I am fortunate to have many artistic friends in Mongolia. In this post, three visual artists from the one family speak to us about the conceptual frameworks that motivate and underpin their creativity.
The original paintings selected for this article are from a recent multi-media exhibition-installation they curated together as a family in March 2018 for the Naran Group Mall on Seoul Street in District 5 in Ulaanbaator. S.Gantsatsral had spoken to me of her vision for this exhibition when we were guests of Zava Damdin Rinpoche as artist and writer in-residence at Delgeruun Choira in the Gobi Desert during the summer of 2015. So much work! Clearly, she is true to her word.
Below is my translation into English of the artists’ own words. Here, the voices of those who are creating contemporary art in Mongolia are foregrounded. I have done my best to ensure that my translation-interpretation of their voices is correct. I apologise for any errors of judgement made in this regard.They are of my own making.
B.Enerel “Queen” 2017 (Oil on canvas) 70cm × 50cm
“As others have already pointed out, true beauty comes from within. So what, for me, is true beauty? It is that deep sense of genuine kindness, of caring for others and genuinely caring about lots of things. It is that sense of both intelligence and inner calm that is not only expressed but also experienced by those in our midst.
For me, diamonds have that external appearance of purity and clarity, along with bold and crystalline attributes of light. I am not speaking about diamonds as mere expensive material possessions. Rather, I am referring to their unblemished and precise power to refract one’s character as well as sun, fire and moon light.”
S.Gantsatsral “World” 2017 (Oil on canvas) 230cm × 160cm (upper right)
“All things fragrant were in my mind as I designed and created this work. I wanted to express visually the relationship between our human form, our human mind, spirit, even soul if you like, and the eloquence of nature’s aesthetic; the intuitiveness and harmony ‘between.’
In essence all sentient beings are mysterious, bold and free. They ‘feel’ their world in their own colourful ways. Time passes simply without agitation when we are at peace, like our steppe’s free and wild flowers, present and in-between.”
B.Dulgoon “Theory” 2017 (Oil on canvas) 130cm × 180cm
“For me time does not exist. It is an illusion, a projection of our mind created by our biological and also cultural evolution. In this painting, I try to represent visually a sense of higher or other reality, one that could exist in another universe or dimension perhaps.”
Any music? Or musicians?
The following music was an integral element of the multimedia installation. Live performances by local Mongolian musicians were part of the official opening ceremony for the exhibition in March 2018:
- A group of invited violinists and friends from The Mongolian Philharmonic Orchestra performed “At the Khentii High Mountain” by the composer Damdinsüren Bilegiin (Mongolian: Билэгийн Дамдинсүрэн,1919-1992) famous for integrating traditional Mongolian folk melodies into operatic and other orchestral classical compositions.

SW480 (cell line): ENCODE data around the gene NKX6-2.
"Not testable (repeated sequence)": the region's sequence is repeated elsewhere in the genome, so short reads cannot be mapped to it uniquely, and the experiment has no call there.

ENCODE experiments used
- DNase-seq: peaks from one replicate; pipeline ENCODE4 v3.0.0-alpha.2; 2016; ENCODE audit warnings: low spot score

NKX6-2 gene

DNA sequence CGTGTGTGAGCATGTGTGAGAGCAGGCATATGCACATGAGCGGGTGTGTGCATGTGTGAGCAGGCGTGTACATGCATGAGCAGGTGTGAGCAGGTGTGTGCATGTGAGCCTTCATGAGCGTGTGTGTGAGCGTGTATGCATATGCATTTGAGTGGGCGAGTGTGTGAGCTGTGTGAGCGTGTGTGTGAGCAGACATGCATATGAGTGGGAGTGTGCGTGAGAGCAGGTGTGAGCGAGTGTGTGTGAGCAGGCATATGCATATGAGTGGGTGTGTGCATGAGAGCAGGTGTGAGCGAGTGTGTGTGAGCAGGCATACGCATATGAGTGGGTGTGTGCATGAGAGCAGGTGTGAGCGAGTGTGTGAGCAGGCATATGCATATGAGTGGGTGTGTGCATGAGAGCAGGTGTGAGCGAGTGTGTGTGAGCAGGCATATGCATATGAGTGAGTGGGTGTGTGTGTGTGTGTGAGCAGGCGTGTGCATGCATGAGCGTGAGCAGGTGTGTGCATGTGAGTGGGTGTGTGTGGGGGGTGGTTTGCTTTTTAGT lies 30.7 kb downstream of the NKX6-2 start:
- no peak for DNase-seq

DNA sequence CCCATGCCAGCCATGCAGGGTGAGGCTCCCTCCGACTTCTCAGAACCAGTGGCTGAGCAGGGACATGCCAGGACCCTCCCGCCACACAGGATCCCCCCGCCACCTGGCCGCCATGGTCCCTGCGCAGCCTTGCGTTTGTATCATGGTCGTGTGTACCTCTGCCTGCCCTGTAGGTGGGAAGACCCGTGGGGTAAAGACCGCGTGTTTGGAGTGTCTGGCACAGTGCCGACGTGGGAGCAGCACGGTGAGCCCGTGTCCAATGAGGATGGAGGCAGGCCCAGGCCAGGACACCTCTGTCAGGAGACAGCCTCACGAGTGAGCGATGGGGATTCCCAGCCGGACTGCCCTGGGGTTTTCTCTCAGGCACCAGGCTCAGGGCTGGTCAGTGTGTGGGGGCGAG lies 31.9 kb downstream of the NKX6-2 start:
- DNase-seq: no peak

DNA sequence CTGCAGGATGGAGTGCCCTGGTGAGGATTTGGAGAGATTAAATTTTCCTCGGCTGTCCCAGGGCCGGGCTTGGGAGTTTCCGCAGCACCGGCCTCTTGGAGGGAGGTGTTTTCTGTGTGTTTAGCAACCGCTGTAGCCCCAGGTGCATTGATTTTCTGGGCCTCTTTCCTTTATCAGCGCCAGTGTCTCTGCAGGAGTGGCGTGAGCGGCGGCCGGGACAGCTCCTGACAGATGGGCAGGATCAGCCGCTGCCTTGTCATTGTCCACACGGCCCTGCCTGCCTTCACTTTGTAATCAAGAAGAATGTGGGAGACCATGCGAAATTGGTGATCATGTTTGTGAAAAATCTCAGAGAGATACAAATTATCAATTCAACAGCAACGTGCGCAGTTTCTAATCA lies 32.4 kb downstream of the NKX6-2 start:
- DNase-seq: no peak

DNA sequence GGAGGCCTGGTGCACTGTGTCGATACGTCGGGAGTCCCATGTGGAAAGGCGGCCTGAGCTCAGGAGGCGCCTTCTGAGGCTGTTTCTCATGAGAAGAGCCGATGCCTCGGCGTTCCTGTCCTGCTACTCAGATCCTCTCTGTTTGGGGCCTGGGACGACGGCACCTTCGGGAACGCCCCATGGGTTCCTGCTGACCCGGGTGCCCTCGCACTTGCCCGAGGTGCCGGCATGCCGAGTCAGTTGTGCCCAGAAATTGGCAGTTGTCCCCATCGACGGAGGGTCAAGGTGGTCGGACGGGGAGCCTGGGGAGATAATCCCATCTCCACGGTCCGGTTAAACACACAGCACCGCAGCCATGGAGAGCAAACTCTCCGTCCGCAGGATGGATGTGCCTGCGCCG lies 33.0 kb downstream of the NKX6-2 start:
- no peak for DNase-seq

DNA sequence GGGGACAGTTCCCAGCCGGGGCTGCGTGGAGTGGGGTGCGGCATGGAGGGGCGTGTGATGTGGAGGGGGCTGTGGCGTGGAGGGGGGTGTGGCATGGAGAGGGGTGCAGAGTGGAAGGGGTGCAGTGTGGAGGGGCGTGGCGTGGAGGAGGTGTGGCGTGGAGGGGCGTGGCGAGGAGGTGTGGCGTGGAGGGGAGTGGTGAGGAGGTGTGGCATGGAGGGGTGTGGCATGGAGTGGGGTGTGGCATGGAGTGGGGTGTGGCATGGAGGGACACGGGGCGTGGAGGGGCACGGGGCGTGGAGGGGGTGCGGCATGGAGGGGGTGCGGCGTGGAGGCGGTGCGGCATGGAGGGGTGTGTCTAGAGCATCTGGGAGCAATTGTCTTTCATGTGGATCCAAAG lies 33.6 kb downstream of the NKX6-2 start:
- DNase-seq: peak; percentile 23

- A student from The Music and Dance College of Mongolia performed Odette’s solo from Tchaikovsky’s Swan Lake’s Act One Scene Two.
- One of the many local UB band-combos (guitar, piano and percussion) performed “What a Wonderful World” by Bob Thiele and George Davis Weiss, first recorded by Louis Armstrong.
- A recording of Antonio Vivaldi’s (1678-1741) The Four Seasons was also played during the exhibition to reflect mother nature’s natural cycle; one for each season of the year.
“Our message for the exhibition is that we wanted to share with others our idea that art is everywhere and in everything. Even everyday mundane things can reveal secrets to those of us who are predisposed and prepared to look and listen.
Personally, I seek it from all sorts of sources; in particular anything that allows me to think about how culture/s come together.
As you can see and can hear, our paintings are inspired by Mongolia’s natural environment, its pristine wilderness, rugged mountains, rivers, grassland steppe, forests and sky.
For us it is very important for inspiration to go elsewhere, to make the considerable effort to organise oneself and one’s personal affairs to then travel: to move away and beyond the boundary of the city and out into more pastoral settings. Here, we make space for not only meditation but also for artistic expression to arise.”
All enquiries to Mongolian woman artist-in-Mongolia Sukhbaatar.Gantsatsral.
Please note: Whilst I may present the work of creative artists, in all other respects my blog is a commercial advertising-free zone. Any branding visible in the above photographic images of the exhibition has been removed. The focus here is on the artists and their art.
end of transcript.
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© 2013-2024. CP in Mongolia. This post Out and About 10: In the Family 01 is licensed under the Creative Commons Attribution 4.0 International License. The reuse of images linked to this page are subject to original artist copyright restrictions. Posted: 1 September 2018. Last updated: 20 June 2022.